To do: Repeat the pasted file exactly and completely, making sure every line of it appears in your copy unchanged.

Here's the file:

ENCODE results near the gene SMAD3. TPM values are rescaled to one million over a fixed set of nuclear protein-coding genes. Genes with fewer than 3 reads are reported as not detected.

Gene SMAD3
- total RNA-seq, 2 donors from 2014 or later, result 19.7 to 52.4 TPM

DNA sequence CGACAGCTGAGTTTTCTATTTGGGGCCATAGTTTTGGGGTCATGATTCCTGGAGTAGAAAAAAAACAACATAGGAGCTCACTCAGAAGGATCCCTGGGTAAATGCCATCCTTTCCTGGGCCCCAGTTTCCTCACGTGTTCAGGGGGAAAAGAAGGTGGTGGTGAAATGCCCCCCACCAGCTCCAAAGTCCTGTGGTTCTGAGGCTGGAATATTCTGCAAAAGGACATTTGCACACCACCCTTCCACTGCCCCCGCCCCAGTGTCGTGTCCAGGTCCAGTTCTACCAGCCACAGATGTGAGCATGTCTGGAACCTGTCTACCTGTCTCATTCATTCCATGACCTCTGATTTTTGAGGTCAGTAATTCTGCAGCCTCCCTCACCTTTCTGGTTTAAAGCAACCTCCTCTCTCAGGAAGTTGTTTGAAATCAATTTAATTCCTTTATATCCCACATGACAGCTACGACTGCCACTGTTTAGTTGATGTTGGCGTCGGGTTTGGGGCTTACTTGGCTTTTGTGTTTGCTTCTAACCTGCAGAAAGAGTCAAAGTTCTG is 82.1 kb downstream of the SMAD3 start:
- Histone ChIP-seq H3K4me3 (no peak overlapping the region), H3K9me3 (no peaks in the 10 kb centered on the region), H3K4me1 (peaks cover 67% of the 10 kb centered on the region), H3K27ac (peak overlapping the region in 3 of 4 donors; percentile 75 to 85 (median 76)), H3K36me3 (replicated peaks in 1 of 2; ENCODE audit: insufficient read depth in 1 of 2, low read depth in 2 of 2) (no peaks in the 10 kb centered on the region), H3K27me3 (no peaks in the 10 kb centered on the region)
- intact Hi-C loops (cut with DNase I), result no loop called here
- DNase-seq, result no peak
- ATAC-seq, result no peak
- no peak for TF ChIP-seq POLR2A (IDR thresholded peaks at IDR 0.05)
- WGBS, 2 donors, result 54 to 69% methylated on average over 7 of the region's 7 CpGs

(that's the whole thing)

ENCODE results near the gene SMAD3. TPM values are rescaled to one million over a fixed set of nuclear protein-coding genes. Genes with fewer than 3 reads are reported as not detected.

Gene SMAD3
- total RNA-seq, 2 donors from 2014 or later, result 19.7 to 52.4 TPM

DNA sequence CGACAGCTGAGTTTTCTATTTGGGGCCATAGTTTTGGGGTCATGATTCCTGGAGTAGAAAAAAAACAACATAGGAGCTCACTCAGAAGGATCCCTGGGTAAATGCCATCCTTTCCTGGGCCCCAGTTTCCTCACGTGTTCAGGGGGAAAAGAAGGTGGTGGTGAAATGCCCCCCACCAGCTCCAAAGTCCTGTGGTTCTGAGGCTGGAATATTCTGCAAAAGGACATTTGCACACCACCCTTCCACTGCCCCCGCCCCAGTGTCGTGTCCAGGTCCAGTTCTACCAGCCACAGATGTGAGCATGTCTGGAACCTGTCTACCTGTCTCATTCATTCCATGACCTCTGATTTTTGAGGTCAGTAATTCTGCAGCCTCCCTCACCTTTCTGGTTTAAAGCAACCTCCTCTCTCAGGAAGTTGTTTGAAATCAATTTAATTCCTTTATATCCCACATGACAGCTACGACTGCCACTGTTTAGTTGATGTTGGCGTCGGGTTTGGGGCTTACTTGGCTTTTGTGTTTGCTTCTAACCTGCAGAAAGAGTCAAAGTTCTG is 82.1 kb downstream of the SMAD3 start:
- Histone ChIP-seq H3K4me3 (no peak overlapping the region), H3K9me3 (no peaks in the 10 kb centered on the region), H3K4me1 (peaks cover 67% of the 10 kb centered on the region), H3K27ac (peak overlapping the region in 3 of 4 donors; percentile 75 to 85 (median 76)), H3K36me3 (replicated peaks in 1 of 2; ENCODE audit: insufficient read depth in 1 of 2, low read depth in 2 of 2) (no peaks in the 10 kb centered on the region), H3K27me3 (no peaks in the 10 kb centered on the region)
- intact Hi-C loops (cut with DNase I), result no loop called here
- DNase-seq, result no peak
- ATAC-seq, result no peak
- no peak for TF ChIP-seq POLR2A (IDR thresholded peaks at IDR 0.05)
- WGBS, 2 donors, result 54 to 69% methylated on average over 7 of the region's 7 CpGs